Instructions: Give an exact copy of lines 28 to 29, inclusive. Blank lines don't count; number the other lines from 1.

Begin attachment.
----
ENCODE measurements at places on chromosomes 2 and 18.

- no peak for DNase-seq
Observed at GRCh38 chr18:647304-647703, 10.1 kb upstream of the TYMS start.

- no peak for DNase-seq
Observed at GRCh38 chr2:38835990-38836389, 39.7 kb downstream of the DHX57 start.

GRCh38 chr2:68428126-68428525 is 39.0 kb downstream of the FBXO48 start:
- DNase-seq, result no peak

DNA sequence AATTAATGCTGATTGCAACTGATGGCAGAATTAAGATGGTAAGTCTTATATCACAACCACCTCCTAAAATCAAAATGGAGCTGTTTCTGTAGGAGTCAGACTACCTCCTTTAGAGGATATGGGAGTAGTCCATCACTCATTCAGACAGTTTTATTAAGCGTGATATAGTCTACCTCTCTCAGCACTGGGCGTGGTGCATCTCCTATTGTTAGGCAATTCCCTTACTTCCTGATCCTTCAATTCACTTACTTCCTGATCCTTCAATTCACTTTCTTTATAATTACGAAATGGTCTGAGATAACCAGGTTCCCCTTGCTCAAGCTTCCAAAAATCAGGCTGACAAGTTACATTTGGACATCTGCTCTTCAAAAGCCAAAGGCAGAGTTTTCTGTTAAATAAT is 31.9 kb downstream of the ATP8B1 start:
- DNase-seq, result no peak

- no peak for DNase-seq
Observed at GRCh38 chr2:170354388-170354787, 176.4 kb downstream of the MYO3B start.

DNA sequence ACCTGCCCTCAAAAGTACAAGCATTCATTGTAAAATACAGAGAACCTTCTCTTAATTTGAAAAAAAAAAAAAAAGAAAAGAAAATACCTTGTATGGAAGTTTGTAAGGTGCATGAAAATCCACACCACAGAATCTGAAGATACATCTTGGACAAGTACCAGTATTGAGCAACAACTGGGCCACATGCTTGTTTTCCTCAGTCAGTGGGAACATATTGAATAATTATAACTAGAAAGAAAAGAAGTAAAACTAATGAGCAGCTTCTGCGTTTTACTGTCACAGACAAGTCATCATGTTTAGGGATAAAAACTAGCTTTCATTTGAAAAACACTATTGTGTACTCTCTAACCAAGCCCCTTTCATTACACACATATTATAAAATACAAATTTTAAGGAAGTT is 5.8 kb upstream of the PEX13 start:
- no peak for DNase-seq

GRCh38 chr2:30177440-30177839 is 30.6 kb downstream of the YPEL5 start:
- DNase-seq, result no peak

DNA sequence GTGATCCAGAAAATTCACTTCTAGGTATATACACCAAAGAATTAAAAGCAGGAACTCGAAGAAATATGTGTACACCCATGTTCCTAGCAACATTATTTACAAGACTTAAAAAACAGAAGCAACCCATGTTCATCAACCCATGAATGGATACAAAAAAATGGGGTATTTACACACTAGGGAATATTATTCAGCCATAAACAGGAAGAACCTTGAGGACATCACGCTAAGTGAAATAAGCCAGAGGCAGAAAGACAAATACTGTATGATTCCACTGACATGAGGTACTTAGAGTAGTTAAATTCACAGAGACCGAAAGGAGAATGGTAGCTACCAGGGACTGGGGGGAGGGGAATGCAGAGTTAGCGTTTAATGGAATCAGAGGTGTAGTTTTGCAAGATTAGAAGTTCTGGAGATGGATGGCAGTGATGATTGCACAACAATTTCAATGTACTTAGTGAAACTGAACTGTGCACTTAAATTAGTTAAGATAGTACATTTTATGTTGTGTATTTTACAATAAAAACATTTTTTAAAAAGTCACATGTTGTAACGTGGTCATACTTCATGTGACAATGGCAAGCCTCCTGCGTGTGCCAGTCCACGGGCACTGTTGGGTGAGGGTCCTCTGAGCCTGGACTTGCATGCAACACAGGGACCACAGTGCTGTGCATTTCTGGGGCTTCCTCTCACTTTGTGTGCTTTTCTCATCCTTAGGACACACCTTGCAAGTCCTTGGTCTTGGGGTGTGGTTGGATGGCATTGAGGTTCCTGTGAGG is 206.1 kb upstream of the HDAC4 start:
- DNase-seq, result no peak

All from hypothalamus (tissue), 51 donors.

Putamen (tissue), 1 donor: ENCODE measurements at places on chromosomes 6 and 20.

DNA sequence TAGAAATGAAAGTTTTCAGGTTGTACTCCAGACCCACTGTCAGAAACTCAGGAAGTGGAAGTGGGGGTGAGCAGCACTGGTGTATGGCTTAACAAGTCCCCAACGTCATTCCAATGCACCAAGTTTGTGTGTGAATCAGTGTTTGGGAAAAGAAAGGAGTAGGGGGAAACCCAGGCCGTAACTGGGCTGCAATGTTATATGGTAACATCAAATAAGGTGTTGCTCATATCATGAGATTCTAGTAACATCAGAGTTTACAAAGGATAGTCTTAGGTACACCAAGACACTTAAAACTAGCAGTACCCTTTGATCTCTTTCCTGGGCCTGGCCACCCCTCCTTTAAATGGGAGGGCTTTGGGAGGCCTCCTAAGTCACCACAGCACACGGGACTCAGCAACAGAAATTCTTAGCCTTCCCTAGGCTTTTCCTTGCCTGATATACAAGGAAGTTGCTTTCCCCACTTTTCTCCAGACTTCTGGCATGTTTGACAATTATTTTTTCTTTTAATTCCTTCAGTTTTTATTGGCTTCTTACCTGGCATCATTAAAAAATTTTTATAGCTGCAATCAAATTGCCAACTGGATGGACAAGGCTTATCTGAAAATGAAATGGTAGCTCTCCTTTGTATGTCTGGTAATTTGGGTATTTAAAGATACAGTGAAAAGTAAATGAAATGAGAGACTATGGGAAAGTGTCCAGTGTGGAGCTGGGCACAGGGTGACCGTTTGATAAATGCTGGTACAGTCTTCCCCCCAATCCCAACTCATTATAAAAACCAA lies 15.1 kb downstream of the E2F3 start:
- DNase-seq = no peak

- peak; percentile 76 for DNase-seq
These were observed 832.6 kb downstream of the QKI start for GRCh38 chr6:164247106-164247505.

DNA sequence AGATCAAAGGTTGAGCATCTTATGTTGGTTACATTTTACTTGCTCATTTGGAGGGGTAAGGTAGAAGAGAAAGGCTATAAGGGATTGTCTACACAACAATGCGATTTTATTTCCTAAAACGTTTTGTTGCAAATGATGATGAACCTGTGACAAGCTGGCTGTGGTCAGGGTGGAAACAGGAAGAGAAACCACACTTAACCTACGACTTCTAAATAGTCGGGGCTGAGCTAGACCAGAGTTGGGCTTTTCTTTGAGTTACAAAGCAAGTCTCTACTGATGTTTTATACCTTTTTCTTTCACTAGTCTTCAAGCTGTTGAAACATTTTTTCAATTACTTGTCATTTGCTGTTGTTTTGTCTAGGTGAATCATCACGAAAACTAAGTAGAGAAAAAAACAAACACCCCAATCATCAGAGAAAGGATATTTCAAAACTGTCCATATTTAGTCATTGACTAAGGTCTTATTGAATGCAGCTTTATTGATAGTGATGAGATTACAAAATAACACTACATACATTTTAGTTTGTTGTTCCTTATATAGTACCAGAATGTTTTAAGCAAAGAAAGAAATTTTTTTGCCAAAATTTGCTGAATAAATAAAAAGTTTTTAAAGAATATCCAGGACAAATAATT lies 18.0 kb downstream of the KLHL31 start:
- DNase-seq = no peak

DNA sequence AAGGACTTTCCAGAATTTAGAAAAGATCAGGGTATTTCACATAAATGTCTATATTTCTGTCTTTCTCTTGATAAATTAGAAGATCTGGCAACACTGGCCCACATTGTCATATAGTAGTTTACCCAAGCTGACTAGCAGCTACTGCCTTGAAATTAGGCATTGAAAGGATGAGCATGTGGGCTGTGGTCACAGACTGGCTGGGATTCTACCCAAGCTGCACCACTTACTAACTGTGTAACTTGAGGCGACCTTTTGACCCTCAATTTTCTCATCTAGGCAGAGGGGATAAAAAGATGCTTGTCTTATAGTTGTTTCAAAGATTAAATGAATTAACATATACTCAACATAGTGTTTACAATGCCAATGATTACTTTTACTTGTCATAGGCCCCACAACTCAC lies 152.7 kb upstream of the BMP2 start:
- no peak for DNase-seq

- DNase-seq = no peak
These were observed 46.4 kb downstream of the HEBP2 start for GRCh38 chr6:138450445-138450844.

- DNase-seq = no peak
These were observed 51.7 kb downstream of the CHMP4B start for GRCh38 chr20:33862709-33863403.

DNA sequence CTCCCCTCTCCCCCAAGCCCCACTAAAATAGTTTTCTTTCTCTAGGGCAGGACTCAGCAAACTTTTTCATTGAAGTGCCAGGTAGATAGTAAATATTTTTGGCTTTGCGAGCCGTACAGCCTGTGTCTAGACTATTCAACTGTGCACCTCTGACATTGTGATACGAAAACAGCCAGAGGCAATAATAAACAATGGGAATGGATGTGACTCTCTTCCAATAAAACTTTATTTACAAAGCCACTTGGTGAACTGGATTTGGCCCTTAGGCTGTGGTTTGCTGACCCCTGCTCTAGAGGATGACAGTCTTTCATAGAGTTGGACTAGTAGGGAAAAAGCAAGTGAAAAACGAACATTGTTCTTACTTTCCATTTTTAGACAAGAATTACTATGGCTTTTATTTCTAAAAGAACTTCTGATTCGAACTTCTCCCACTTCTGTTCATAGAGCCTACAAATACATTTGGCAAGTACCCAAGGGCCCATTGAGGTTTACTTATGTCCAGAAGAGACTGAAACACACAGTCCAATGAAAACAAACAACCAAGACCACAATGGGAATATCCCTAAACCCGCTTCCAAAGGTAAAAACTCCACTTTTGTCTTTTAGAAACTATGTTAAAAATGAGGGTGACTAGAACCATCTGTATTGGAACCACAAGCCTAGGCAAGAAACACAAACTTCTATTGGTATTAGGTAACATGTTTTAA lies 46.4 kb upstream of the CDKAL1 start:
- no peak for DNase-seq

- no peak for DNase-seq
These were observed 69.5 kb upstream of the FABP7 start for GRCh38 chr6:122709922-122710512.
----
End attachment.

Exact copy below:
- DNase-seq = no peak
These were observed 46.4 kb downstream of the HEBP2 start for GRCh38 chr6:138450445-138450844.